This month in the Patheos Book Club, we're discussing Brant Pitre's new book, Jesus and the Jewish Roots of the Eucharist. Read an excerpt of Chapter 1, below, and then join the conversation.

The Mystery of the Last Supper

Jesus and Judaism

Jesus of Nazareth was a Jew. He was born of a Jewish mother, received the Jewish sign of circumcision, and grew up in a Jewish town in Galilee. As a young man, he studied the Jewish Torah, celebrated Jewish feasts and holy days, and went on pilgrimages to the Jewish Temple. And, when he was thirty years old, he began to preach in the Jewish synagogues about the fulfillment of the Jewish Scriptures, proclaiming the kingdom of God to the Jewish people. At the very end of his life, he celebrated the Jewish Passover, was tried by the Jewish council of priests and elders known as the Sanhedrin, and was crucified outside the great Jewish city of Jerusalem. Above his head hung a placard that read in Greek, Latin, and Hebrew: "Jesus of Nazareth, King of the Jews" (John 19:19).

As this list demonstrates, the Jewishness of Jesus is a historical fact. But is it important? If Jesus was a real person who really lived in history, then the answer must be "Yes." To be sure, over the centuries, Christian theologians have written books about Jesus that don't spend much time studying his Jewish context. Much of the effort has gone into exploring the question of his divine identity. However, for anyone interested in exploring the humanity of Jesus—especially the original meaning of his words and actions—a focus on his Jewish identity is absolutely necessary. Jesus was a historical figure, living in a particular time and place. Therefore, any attempt to understand his words and deeds must reckon with the fact that Jesus lived in an ancient Jewish context. Although on a few occasions Jesus welcomed non-Jews (Gentiles) who accepted him as Messiah, he himself declared that he had been sent first and foremost "to the lost sheep of the house of Israel" (Matthew 10:5). This means that virtually all of his teachings were directed to a Jewish audience in a Jewish setting.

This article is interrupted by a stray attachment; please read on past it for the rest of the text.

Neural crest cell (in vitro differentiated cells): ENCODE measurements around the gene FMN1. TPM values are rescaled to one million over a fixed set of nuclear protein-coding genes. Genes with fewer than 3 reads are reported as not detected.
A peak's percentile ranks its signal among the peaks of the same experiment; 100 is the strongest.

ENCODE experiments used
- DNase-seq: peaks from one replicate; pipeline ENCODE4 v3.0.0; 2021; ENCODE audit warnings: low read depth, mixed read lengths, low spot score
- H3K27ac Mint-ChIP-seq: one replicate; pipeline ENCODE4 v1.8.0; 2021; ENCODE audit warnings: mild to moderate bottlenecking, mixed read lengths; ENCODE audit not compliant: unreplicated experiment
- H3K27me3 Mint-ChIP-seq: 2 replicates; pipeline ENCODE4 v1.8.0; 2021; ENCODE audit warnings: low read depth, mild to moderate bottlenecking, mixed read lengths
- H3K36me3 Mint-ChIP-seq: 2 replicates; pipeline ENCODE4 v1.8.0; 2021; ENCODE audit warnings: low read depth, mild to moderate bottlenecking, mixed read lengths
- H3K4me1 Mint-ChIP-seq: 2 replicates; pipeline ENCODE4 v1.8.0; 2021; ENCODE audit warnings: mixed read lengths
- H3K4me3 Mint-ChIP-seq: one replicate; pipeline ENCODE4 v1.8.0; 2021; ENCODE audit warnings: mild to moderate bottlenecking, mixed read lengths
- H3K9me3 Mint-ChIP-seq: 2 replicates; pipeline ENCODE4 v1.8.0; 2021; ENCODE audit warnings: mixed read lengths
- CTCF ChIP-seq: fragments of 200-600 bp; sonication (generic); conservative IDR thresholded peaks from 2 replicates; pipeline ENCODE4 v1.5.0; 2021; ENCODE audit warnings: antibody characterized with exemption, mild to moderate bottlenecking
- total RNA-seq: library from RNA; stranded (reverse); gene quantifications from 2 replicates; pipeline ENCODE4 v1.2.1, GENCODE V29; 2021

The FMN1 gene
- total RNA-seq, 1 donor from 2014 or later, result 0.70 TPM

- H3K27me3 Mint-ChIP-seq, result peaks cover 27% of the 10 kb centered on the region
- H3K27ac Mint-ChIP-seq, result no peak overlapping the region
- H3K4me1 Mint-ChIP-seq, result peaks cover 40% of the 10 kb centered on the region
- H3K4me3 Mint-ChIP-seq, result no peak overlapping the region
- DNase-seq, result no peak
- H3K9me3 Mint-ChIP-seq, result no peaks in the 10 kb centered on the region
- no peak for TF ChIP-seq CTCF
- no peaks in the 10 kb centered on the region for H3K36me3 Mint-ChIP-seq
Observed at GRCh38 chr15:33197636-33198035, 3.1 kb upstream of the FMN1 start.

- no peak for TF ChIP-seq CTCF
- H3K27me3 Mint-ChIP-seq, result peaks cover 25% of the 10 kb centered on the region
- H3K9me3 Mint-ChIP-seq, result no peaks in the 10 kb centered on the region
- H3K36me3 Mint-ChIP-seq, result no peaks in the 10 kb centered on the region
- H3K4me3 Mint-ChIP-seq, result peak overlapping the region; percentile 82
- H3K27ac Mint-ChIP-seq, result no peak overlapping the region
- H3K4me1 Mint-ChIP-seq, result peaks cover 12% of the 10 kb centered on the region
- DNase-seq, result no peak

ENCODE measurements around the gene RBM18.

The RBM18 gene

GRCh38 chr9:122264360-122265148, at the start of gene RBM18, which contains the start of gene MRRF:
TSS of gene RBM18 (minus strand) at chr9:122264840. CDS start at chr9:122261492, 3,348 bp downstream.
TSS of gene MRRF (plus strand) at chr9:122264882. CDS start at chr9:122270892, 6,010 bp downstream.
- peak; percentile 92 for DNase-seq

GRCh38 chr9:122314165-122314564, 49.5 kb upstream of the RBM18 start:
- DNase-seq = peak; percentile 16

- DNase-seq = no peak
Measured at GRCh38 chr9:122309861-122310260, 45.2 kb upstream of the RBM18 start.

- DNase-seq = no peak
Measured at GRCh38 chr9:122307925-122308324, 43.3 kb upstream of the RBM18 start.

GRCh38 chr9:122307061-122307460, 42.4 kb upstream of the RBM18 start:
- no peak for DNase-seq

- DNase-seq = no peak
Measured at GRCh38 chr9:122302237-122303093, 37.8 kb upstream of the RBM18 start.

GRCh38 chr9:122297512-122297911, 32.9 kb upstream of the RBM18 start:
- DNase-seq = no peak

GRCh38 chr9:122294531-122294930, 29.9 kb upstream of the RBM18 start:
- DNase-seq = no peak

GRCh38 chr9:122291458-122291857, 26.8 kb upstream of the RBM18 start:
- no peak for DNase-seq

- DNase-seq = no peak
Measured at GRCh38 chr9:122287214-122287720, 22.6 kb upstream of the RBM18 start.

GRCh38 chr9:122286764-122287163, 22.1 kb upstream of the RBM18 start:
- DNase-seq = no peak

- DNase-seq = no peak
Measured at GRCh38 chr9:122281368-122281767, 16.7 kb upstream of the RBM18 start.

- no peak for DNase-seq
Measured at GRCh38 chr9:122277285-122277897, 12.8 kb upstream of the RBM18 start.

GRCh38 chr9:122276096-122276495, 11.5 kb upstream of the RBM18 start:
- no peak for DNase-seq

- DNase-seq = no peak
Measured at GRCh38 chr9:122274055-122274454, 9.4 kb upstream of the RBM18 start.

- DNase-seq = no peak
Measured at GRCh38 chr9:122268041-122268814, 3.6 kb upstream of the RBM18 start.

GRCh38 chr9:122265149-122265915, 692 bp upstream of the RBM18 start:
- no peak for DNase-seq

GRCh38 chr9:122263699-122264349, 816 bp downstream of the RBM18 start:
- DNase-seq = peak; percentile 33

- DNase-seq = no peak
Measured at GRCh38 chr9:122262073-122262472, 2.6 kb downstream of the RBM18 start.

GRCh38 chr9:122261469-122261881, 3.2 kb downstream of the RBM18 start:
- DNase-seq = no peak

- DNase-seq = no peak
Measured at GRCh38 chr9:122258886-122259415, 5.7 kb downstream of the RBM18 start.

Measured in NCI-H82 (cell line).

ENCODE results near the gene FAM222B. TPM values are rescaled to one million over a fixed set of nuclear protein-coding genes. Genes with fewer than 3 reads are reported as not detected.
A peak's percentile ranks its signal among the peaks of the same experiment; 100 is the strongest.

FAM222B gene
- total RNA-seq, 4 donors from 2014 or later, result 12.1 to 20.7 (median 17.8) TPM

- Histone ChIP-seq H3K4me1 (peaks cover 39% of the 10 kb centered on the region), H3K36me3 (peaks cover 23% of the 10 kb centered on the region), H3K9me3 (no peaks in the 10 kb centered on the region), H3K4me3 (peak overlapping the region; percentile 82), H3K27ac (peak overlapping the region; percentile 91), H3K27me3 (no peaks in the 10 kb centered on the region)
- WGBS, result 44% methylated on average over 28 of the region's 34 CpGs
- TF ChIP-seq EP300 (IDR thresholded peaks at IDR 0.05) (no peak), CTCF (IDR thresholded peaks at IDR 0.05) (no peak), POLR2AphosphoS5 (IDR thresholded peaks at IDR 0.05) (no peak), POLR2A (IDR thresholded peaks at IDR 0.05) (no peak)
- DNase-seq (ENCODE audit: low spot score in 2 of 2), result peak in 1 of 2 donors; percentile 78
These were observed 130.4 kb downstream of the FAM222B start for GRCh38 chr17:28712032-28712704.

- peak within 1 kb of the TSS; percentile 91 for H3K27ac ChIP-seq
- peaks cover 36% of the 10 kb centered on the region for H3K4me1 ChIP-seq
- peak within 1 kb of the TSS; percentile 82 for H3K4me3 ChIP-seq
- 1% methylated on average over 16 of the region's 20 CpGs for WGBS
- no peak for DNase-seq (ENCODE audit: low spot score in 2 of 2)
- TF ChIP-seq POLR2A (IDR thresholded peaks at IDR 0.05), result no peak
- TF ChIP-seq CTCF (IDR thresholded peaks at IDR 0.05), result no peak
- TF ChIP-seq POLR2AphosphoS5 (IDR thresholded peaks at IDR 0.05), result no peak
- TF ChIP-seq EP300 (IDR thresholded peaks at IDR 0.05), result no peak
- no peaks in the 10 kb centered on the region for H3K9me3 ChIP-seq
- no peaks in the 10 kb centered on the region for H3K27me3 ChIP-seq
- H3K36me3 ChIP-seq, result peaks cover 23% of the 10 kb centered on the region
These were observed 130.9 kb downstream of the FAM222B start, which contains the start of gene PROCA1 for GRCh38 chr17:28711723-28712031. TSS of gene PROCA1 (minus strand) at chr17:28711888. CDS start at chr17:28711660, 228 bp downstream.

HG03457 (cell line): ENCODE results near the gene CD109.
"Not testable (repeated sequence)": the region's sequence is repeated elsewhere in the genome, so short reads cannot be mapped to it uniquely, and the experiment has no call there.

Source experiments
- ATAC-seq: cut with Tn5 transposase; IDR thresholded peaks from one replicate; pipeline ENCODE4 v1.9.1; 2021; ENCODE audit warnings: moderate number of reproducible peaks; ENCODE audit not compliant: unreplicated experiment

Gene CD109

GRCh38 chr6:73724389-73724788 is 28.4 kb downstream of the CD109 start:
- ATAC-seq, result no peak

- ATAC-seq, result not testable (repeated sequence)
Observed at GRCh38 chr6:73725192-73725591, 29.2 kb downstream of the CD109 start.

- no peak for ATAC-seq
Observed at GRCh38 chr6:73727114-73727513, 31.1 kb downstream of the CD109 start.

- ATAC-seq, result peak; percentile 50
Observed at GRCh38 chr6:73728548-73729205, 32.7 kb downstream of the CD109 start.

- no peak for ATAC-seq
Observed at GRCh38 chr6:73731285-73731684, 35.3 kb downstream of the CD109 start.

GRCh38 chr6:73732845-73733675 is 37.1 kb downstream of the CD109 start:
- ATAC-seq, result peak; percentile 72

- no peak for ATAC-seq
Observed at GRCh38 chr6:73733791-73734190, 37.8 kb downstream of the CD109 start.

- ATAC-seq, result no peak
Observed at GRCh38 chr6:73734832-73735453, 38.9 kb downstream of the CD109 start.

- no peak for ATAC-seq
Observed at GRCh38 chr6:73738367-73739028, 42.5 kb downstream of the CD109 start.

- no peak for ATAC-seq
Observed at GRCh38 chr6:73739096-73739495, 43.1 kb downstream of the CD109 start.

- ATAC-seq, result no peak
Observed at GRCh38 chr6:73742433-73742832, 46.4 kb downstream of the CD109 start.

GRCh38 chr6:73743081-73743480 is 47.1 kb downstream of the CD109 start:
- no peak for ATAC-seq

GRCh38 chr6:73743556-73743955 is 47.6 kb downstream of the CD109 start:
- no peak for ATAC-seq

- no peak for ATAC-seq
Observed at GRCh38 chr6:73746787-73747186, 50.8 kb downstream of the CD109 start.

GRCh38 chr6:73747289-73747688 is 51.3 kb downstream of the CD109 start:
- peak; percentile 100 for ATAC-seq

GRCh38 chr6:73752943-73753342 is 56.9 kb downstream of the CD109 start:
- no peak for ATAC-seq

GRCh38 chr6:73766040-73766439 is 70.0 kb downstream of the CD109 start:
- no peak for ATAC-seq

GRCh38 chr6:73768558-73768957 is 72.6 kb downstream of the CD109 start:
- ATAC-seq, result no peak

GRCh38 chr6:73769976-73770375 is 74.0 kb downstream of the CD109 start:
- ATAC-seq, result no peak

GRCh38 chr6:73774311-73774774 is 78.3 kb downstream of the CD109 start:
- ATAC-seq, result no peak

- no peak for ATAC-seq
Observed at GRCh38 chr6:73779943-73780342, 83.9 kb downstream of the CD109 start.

Brant Pitre talks with Patheos about Jesus and the Jewish Roots of the Eucharist.
Additional review and discussion of the book.


For instance, during his first sermon in his hometown synagogue at Nazareth, Jesus began to reveal his messianic identity in a very Jewish way. He did not shout aloud in the streets or cry out from the rooftops, "I am the Messiah." Instead, he took up the scroll of the prophet Isaiah and found the place that spoke of the coming of an "anointed" deliverer (see Isaiah 61:1-4). After reading Isaiah's prophecy, Jesus closed the scroll and said to his audience, "Today, this scripture has been fulfilled in your hearing" (Luke 4:21). With these words, he proclaimed to his fellow Jews that their long- held hope for the coming of the Messiah, the "anointed one" (Hebrew mashiah), had at last been fulfilled—in him. As we will see over the course of this book, this was the first of many instances in which Jesus would utilize the Jewish Scriptures to reveal himself to a Jewish audience as the long-awaited Jewish Messiah.